20 April 2021 (166 words)
Yet Another Math Programming Consultant (YAMPC) has a couple of interesting articles exploring different model formulations for machine scheduling problems:
- Parallel machine scheduling I, two formulations.
- Parallel machine scheduling II, three more formulations.
The situation involves scheduling 50 jobs on 4 parallel machines, with precedence relationships between jobs and multiple weighted objectives.
Five different formulations are analyzed:
- Model 1. Jobs are scheduled in discrete time slots.
- Model 2. Jobs are scheduled in continuous time.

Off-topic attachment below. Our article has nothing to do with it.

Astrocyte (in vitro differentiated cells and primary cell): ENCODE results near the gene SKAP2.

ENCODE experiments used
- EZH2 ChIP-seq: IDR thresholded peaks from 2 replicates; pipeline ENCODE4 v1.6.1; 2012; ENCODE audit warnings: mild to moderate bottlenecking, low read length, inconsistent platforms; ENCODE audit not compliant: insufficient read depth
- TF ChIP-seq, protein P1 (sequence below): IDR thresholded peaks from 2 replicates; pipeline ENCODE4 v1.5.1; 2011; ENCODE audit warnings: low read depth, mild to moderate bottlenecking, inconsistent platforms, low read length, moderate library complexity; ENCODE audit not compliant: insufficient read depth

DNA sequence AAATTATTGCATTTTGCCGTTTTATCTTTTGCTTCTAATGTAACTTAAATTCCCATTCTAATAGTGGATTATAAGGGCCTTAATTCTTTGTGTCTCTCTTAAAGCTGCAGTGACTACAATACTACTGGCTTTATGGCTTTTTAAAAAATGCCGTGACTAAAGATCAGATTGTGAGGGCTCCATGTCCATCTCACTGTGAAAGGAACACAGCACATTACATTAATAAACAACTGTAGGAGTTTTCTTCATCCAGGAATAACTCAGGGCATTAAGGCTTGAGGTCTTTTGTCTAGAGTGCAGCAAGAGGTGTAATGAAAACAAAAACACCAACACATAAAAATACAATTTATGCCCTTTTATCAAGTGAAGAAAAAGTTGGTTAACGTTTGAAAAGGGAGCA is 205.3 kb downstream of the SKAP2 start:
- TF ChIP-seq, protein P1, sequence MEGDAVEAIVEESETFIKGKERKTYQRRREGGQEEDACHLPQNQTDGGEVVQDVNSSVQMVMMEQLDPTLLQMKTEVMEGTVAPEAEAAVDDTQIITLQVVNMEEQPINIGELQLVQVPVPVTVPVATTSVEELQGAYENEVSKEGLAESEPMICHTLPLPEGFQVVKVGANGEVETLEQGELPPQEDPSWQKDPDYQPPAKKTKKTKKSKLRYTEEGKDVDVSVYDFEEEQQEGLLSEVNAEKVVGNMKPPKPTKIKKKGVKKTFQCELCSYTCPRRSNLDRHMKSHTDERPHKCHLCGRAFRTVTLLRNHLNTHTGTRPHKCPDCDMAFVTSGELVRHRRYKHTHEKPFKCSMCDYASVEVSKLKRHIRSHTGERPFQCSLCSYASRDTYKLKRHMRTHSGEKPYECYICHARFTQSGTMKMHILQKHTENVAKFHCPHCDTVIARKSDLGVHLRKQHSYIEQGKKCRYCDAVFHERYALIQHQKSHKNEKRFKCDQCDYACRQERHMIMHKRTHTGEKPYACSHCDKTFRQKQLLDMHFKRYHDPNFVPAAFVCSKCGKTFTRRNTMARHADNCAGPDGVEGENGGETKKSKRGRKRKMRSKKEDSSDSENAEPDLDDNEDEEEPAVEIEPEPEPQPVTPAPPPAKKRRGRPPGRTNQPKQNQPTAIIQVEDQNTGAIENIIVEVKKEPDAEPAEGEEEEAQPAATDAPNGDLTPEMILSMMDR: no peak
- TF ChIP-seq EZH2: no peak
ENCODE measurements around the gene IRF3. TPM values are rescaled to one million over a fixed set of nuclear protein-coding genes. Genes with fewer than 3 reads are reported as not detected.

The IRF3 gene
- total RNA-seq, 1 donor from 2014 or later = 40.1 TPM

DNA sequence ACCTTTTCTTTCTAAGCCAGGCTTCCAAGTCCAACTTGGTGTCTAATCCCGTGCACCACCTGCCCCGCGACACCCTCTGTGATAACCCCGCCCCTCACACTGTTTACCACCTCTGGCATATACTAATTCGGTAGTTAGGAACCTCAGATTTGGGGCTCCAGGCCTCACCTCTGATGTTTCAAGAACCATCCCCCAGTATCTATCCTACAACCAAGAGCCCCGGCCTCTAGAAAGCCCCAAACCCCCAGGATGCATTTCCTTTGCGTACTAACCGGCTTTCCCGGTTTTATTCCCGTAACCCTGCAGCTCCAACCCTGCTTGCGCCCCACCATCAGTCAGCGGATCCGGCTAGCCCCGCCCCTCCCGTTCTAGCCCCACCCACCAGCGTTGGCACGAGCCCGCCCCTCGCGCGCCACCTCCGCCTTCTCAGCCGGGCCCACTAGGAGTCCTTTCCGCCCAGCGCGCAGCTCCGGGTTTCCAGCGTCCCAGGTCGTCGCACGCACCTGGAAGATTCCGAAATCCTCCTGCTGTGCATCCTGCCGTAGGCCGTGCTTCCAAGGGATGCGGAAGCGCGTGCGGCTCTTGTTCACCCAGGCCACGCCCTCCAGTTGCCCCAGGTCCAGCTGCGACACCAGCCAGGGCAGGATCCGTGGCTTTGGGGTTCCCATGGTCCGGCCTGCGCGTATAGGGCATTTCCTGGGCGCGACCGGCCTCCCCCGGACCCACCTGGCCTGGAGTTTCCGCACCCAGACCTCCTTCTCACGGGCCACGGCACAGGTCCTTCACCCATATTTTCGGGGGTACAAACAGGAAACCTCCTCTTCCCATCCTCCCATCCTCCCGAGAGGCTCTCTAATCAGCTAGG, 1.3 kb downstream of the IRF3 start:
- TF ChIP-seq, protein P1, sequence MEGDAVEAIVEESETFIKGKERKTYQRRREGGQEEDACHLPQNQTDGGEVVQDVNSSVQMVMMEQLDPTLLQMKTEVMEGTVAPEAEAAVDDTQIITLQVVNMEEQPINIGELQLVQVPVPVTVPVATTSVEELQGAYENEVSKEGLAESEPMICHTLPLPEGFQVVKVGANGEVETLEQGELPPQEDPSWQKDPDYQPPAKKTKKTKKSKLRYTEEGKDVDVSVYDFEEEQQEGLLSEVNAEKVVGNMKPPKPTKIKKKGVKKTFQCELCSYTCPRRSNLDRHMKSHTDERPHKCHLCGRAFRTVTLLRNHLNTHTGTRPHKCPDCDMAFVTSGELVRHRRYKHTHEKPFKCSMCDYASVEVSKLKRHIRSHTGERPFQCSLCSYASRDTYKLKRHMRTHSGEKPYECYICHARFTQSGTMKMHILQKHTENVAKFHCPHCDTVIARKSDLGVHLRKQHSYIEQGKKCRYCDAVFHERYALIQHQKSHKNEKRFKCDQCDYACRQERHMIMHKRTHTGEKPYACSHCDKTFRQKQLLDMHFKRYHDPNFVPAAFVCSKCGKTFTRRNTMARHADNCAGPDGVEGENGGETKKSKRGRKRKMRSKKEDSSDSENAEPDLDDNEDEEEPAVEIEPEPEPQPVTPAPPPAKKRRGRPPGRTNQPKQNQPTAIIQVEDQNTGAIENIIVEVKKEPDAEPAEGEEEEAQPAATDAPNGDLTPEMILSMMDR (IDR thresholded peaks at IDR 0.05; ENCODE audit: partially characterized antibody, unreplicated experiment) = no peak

- Model 3. A variation of Model 1.
- Model 4. A more complex variation of Model 2.
- Model 5. A positional, rather than time-based, model.
In this situation, Model 1 is the simplest and it performs the best – by a substantial margin.
YAMPC concludes that choosing the right formulation can pay off (though often we need to do numerical tests to determine which formulation is best), and having different formulations is an excellent debugging tool as they give us confidence that the results are correct.